You get in the car and thirty-five miles later we meet Willie.
He's standing in a dark parking lot, leaning against a brick wall, smoking a cigarette.
Two camera bags, two tripods are standing on the ground next to him.
There he is, I say.
I tell you to get in the back as soon as we stop.
Willie walks to the car, shakes your hand and introduces himself. You do the same.
You get in the back and Willie wants to know where to put his equipment.
I already popped the trunk, I say.
I face him, look at his thin face and grab one of his hands with both of mine.
It's so good to see you, Willie.
You too, Shea.
You been good?
Yep. Yep. Got a lot going on.
I bet you do. What are we doing tonight?
It's Garry's birthday. Duwayne gonna be there or that what he said. We'll see.
You'll like it.
I'm sure I will. I point at you, That guy back there has a fondness for Kimbrough so it'd be good if he got to see Duwayne doing his thing.
You never know 'bout that man.
I know he's dangerous.
You got that right.
I put the car in gear, Tell me which way.
Before long we're on curvy roads which carry only local traffic.
Willie does have so much going on. He tells us about it on the drive.
Everybody wants and has a piece of Willie, and I ask about his daughters.
She's a teenager now. He lights up when he talks about her and tells me about the one that's all grown.
You got a stop sign coming up, he says. Take a right.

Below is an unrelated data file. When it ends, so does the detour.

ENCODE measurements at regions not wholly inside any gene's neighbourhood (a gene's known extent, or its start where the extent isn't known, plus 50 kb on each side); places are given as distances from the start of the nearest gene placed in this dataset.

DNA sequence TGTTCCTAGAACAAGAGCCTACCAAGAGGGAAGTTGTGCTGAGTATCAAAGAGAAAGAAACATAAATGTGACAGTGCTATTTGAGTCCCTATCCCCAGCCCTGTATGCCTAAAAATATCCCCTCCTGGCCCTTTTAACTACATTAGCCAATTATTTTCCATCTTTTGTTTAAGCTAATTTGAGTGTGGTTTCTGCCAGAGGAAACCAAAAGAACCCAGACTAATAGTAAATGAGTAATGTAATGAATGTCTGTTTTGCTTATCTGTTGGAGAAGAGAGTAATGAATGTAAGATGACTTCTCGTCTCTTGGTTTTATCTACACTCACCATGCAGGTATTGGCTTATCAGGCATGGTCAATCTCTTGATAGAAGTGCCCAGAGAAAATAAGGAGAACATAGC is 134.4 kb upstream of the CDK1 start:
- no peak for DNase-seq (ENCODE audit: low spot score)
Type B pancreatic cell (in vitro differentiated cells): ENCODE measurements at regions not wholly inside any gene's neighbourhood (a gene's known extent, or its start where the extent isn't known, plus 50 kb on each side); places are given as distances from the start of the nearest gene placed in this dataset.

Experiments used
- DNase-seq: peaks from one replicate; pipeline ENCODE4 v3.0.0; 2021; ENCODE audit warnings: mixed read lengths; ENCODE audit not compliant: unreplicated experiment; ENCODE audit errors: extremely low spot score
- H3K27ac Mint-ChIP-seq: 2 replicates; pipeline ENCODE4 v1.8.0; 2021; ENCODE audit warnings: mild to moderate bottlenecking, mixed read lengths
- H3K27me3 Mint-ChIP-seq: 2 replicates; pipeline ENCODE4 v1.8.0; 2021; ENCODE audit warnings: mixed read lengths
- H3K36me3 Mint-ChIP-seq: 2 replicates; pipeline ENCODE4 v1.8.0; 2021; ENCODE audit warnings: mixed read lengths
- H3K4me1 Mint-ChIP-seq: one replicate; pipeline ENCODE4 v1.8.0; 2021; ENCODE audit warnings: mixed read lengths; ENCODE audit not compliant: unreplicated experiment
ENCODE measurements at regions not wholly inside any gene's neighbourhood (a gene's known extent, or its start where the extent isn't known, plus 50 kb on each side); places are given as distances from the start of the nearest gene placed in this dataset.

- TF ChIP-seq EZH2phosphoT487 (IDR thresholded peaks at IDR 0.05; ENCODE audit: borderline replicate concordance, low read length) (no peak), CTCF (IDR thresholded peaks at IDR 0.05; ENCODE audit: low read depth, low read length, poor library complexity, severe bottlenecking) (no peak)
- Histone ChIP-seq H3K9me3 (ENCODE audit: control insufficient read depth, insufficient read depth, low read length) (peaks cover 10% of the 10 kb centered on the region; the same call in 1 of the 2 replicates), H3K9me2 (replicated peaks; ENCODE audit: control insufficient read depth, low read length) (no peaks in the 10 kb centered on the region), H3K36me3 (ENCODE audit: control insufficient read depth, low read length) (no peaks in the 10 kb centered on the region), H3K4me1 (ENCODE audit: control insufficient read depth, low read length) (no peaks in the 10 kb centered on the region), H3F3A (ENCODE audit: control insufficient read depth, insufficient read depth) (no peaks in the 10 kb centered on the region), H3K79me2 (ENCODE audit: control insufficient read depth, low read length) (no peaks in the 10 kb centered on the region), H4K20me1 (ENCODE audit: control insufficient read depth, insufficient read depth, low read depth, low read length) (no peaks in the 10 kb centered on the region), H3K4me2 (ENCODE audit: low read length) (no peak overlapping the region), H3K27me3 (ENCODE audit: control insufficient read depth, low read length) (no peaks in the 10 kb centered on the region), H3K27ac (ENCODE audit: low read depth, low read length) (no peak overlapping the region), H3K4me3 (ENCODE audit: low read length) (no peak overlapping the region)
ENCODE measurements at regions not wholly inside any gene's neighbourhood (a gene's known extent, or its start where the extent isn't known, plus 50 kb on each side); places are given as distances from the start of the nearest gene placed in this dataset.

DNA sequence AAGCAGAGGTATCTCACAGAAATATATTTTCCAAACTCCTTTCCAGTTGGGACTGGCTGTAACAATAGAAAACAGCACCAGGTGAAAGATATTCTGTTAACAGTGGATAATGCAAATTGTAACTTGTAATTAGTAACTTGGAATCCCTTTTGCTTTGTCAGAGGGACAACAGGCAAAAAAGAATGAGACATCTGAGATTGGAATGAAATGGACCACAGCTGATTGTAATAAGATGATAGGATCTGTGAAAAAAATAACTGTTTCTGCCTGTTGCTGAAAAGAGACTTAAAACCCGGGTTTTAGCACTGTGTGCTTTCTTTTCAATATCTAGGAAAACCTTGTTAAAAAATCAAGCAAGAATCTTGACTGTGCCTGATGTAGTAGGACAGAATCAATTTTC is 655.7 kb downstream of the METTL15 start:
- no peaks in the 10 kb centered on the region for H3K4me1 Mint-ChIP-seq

Okay. What about the juke joint festival? You going?
Yeah. I'll be there. Don't know who else is going right now.
Garry's 'bout outgrown us, hadn't he? Didn't he get a Grammy nomination?
Ain't that something? He's done real good.
I take the right on a straight road where trees block out the moon.
Little Joe, how's he?
Ah, he's good. He might be there. It might be too late for him depending on if he got a nap today. He's a cat, I tell ya.
You know he's my love, Willie, just the thought of him makes me smile.
I know. I know. Like I said, he's a cat. There it is, Willie points to a grey building up on the left.
There are no signs marking the place, just two lights on either side of the door revealing three men holding brown paper bags.
The parking lot is gravel and Willie tells me where to place the car.
We park, I pop the trunk and we get out.
As Willie and I are getting our camera equipment you touch my elbow.
I look at you. You look nervous.
It's okay. You're gonna love it. Stick with me. I'm sticking with Willie.
Grateful for Willie.
To be continued.